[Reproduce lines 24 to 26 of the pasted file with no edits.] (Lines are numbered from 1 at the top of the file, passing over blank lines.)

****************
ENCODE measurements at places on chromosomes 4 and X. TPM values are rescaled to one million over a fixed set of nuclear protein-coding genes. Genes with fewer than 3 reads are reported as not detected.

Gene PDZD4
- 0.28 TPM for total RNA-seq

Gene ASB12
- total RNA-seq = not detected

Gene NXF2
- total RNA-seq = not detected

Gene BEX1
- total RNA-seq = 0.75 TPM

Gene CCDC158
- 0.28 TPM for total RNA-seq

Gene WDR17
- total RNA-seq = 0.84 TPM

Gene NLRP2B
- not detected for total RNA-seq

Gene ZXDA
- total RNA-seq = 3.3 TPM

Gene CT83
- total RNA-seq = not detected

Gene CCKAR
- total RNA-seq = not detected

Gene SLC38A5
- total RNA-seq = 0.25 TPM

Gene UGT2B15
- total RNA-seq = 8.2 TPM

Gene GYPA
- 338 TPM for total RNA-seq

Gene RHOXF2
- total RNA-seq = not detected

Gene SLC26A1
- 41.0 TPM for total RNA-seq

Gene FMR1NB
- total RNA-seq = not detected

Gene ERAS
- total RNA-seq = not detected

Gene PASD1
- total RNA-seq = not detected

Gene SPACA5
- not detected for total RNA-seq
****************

Gene UGT2B15
- total RNA-seq = 8.2 TPM

Gene GYPA